However, baritone horn wasnít all he played. Due to a random roll of the genetic dice, John inherited his fatherís ability to play many instruments by ear with perfect pitch within a couple hours of putting his hands on them, and was a whiz on any instrument that passed under the roof of his house. If you asked him to ďplay thus-and-such,Ē he could do it, as long as he had heard it at least once or twice before.

At one point during the Vietnam War, John attempted to enlist in the Navy, but after a doctor listened to his heart during his physical during induction in Milwaukee, John was given a medical discharge and sent home.

Despite certain limitations due to his heart injury, John still enjoyed physical challenges including routine cross-river swims on the Chippewa River and city-wide bike rides.

After graduating from what was then known as the Wisconsin State Teachers College, John worked as a social worker for Eau Claire County, before being hired by the state to perform financial auditing. He and Wendy raised their three children in Eau Claire until moving to Altoona in 1986.

Spending time with his family was central to Johnís life; when he had to go out of town for work, he would bring his wife and kids with, to La Crosse, Madison, Milwaukee, and elsewhere.

John loved playing and listening to music, from Beethoven to Rossini to Benny Goodman to the Trashmen. He transmitted his love of music to his children while simultaneously teaching them history, home renovation, roofing skills, automotive repair, and a healthy skepticism for authority.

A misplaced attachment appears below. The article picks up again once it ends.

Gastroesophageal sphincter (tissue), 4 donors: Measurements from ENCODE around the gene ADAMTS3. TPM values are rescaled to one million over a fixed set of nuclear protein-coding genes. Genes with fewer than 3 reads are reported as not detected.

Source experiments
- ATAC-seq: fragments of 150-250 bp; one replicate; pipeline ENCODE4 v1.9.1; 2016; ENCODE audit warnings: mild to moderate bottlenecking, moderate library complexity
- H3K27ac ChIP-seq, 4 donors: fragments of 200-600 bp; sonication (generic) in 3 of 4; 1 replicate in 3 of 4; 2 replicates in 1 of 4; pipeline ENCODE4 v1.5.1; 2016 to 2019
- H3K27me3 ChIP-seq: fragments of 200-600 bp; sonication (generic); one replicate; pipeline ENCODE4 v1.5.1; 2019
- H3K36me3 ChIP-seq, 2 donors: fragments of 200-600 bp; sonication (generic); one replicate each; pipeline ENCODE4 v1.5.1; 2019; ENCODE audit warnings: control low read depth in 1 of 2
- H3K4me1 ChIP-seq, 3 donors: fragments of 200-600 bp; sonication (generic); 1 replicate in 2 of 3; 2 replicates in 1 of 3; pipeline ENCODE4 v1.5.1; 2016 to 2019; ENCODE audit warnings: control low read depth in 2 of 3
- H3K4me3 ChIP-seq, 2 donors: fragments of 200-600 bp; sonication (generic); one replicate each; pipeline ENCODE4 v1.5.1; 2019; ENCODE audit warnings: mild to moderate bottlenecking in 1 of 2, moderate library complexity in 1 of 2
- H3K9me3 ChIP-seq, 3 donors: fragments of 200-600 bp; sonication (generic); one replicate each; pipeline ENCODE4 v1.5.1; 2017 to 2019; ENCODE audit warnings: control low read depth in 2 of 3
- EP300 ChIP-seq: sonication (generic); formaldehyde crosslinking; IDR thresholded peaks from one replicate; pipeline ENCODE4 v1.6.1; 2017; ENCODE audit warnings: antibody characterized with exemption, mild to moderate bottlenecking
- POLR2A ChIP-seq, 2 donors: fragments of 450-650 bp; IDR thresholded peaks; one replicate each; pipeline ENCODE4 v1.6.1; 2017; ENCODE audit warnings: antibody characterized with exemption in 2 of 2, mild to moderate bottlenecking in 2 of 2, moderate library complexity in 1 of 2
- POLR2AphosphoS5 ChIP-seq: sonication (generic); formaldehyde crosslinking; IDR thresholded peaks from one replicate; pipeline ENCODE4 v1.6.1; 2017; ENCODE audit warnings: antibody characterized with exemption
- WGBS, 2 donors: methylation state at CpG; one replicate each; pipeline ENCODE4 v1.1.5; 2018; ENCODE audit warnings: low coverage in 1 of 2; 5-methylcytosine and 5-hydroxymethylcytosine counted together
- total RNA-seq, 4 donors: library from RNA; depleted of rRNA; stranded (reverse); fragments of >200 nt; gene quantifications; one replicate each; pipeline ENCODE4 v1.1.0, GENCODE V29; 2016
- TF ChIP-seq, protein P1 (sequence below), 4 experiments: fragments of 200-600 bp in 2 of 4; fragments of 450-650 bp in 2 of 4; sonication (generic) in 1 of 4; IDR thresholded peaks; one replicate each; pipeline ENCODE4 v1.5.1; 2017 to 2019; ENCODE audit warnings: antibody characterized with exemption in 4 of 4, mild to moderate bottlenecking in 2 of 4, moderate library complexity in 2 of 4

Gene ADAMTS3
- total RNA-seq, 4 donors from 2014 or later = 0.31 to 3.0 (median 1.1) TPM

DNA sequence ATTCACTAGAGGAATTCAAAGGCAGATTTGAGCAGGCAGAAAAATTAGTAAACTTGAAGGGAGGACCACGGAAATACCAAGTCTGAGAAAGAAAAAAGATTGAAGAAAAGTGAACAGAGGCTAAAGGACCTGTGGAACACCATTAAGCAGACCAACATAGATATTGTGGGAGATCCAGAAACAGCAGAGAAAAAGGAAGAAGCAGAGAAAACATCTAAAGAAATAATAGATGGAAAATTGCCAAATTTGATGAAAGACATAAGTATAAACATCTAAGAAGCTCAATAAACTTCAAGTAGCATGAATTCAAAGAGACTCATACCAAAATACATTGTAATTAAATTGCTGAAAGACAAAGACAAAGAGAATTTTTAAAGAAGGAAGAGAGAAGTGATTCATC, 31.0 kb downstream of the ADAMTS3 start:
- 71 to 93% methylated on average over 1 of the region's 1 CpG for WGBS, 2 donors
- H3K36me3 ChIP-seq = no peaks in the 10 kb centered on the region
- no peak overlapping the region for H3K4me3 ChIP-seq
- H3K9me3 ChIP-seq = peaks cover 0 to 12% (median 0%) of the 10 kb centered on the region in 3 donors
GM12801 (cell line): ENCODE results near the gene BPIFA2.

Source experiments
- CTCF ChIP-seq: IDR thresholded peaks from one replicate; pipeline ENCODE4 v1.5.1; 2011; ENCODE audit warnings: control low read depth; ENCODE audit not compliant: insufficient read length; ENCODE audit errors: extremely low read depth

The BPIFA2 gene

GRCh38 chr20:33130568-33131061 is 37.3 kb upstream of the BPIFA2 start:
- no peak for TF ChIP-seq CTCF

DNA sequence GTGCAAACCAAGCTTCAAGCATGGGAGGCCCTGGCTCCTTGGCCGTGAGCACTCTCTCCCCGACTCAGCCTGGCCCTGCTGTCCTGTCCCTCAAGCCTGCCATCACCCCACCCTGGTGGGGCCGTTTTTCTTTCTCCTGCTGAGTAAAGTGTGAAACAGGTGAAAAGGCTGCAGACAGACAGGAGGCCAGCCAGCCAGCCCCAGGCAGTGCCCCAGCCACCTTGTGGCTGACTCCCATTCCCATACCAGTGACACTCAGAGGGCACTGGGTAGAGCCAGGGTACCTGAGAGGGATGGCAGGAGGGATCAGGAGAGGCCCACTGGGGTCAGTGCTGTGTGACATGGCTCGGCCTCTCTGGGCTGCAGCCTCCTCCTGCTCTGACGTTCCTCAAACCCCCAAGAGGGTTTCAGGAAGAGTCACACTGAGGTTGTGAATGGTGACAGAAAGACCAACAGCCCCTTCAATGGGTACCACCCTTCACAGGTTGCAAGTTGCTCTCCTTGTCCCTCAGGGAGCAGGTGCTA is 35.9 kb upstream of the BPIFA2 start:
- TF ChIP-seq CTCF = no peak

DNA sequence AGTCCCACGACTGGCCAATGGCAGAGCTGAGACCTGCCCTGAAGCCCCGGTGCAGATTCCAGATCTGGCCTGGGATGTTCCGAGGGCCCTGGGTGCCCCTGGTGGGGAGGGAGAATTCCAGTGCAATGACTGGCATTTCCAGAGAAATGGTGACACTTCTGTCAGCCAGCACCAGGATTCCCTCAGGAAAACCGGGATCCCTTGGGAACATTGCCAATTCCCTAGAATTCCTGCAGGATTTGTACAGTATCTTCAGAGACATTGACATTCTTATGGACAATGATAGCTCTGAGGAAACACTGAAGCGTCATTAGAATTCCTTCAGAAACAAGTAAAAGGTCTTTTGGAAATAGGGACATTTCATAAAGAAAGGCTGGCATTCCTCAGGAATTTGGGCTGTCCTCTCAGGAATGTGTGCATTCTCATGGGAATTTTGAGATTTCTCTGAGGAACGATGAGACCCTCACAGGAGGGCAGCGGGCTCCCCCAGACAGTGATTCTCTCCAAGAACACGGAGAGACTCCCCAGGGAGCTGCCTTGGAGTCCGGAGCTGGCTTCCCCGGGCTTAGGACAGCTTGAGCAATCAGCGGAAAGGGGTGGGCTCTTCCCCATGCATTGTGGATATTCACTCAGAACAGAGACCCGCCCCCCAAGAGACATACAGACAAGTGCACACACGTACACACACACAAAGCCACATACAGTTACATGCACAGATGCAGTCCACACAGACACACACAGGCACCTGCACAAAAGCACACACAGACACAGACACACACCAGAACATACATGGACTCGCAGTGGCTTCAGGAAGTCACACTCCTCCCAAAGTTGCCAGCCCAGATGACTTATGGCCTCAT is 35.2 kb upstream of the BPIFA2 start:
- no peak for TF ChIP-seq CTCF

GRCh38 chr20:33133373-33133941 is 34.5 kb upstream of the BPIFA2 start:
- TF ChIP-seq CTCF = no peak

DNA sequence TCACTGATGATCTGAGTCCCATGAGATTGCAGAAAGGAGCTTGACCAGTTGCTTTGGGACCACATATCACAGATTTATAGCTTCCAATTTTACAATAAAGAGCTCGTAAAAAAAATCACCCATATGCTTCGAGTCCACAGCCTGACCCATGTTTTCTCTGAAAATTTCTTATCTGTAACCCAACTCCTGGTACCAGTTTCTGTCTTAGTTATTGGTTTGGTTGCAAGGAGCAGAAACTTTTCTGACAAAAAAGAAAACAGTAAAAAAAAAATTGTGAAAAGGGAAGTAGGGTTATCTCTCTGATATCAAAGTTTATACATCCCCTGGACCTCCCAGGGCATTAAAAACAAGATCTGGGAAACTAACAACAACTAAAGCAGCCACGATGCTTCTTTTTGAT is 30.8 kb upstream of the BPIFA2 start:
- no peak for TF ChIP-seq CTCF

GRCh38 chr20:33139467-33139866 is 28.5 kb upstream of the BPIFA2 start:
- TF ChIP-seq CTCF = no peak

He also found it entertaining to awaken his children Sunday mornings by playing Reveille on the trumpet outside their doors. And as far as the fine arts goes, not only did John transmit his love of music, he transmitted his love of the visual arts, spending many hours teaching his children to draw-- cars, mountains, islands, houses, palm trees, and more.

John had a passion for the wonders of our natural world, and on several occasions took his family to Yellowstone, Yosemite, Glacier, Death Valley, and Sequoia National Parks, to the Badlands, the Rockies, the Sonoran Desert, the Great Salt Lake, the Grand Canyon, and other marvels. John also had a passion for history, and brought his family to Monticello and Washington DC, and to many Civil War battlefields.

After retiring in 1996, John and Wendy got a good deal on a second-hand motor home and traveled the west with their two cats, Pixie and Whiskers. When Johnís heart finally failed to the point that travel was no longer an option, he still had access to his precious books, and then the internet, where with a few clicks of a mouse he could visit Mesa Verde or the Teton Range again.

In 1999, John and Wendy moved to the Town of Drammen, where they resided until 2017, when Johnís failing health forced them to move back into town. In 2019 he and Wendy sold their home in Eau Claire and moved in with their daughter and family in Madison.

John is survived by his wife Wendy, daughter Andrea and her husband Eric of Madison, daughter Kathleen and her husband Jim of Des Moines, son John of Eau Claire, and his grandchildren Hailee of Eau Claire, Kai, Aiden and Sophie of Des Moines, Hypatia and Elsie of Madison, Nicole of Cristalina, Brazil, and Andrico who presently resides on a commercial fishing boat somewhere in the Bering Sea.

John is further survived by siblings Mary Ellen (Glenn) Moser of Wilmington, DE, Joann (Terry) Halvorson of Fall Creek, Sue Moseley of Kennesaw GA, Jane Gore of Seattle WA, and Cindy (Dan) LaVelle of Eau Claire, sisters-in-law Sally (Schultz) Baker of Hallie, Sonjia (Edison) Dole of Eau Claire and Kathleen (Tom) Anderson of Green Bay, and numerous nieces, nephews, and grandnieces and grandnephews.

He was predeceased by his brother Robert (ďBobĒ) of Hallie, and brothers-in-law James Dole, Bob Dole, Bob Ures, Charlie Gore, and Carl Moseley.

In accordance with Johnís wishes, he will be cremated and there will be no funeral, although a Celebration of Life will be held March 28, 2020 at the Eagles Club, Chippewa Falls, from 2:00 p.m. to 5:00 p.m.

Memorials may be made to Johnís favorite charities, namely the Southern Poverty Law Center and the ACLU, or to the charity of your choice.